“It was serendipity,” says Bill Nobes on how he came to make an album capturing the sound of Trenton’s underground music scene.
Titled “Analog Trenton,” the recording released late in 2019 on CD and vinyl features 40 capital city music performers and bands.
At the time it was a sonic snap-shot of Trenton’s vibrant music scene — one now changed by COVID-19 and closed Trenton venues.
Nobes, 54, owns and operates Dirty Old Robot Studio on a 200-year-old farm roughly 20 miles from Trenton in Jacobstown, Burlington County.
He says it is a 100 percent analog recording studio specializing in lo-fi and experimental music production.
It is also something connected to his background of working in the New York City region’s music and theater venues in the 1990s.
That was before he became a father and decided to leave New York City to raise a family on an affordable farm near Fort Dix.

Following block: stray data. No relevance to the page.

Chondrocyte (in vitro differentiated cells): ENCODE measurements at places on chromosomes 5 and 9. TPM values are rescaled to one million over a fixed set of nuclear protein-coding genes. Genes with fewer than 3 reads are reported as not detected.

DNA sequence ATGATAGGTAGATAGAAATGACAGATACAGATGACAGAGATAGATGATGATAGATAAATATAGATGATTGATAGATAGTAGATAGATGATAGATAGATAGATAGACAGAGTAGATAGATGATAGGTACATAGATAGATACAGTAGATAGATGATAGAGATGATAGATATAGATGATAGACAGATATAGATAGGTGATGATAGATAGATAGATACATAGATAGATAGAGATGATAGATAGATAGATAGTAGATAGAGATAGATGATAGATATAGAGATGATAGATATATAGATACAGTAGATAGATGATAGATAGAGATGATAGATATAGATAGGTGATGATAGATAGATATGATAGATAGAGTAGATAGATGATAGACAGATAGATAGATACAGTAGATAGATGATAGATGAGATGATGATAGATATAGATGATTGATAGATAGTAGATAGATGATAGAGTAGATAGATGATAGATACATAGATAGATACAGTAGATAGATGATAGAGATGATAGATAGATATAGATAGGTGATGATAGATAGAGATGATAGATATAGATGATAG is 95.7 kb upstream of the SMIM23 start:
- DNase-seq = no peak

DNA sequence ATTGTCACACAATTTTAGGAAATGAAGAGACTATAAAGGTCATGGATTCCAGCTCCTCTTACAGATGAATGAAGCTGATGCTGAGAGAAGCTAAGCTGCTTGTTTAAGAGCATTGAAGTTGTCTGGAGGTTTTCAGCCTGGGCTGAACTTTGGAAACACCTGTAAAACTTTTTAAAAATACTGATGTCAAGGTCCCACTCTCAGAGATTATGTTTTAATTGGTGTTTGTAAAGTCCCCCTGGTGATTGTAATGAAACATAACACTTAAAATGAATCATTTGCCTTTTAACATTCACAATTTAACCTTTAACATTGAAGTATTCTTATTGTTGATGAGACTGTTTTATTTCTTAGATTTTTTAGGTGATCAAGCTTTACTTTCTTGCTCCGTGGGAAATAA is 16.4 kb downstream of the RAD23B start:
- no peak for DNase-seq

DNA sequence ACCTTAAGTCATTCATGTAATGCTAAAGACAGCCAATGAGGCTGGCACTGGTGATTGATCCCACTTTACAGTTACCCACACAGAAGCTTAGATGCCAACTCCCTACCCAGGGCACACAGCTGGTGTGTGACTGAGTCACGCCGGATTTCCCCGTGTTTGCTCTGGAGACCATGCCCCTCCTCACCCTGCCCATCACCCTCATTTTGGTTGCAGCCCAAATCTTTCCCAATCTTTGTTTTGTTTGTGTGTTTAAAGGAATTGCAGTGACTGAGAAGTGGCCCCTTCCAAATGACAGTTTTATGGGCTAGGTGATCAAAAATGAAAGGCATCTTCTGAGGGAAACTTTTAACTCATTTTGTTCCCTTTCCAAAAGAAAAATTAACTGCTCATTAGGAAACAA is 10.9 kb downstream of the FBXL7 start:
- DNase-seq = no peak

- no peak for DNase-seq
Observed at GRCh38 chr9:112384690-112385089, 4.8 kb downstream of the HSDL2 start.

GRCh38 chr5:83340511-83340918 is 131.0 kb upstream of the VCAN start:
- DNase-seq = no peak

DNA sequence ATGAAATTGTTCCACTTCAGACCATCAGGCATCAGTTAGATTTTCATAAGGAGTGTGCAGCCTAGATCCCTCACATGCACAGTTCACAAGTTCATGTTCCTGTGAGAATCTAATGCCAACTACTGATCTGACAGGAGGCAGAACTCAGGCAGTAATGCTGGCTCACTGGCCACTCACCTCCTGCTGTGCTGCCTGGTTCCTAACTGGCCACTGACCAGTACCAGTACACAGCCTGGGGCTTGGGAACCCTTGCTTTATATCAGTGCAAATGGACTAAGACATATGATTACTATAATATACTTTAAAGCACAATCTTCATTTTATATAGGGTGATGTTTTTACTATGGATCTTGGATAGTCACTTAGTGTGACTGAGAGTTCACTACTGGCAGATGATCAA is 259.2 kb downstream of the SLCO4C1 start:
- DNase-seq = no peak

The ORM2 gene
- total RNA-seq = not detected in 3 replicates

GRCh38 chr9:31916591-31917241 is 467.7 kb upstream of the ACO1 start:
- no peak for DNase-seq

“I thought my creative career was gone when I was a single dad and running a chicken farm,” says Nobes, who has lived in the area for nearly two decades.
As his son got older, Nobes traded full-time farming for full-time IT work and began providing services for health organizations from his home.
Three years ago he launched his “collaborative multi-media production space that would facilitate authentic creation without over-production.”
“As long as I have the day job, I am using the studio to explore and create,” he says of his non-commercial venture.
And while he says it seemed “like a ridiculous idea at the time, it has since gone insane.”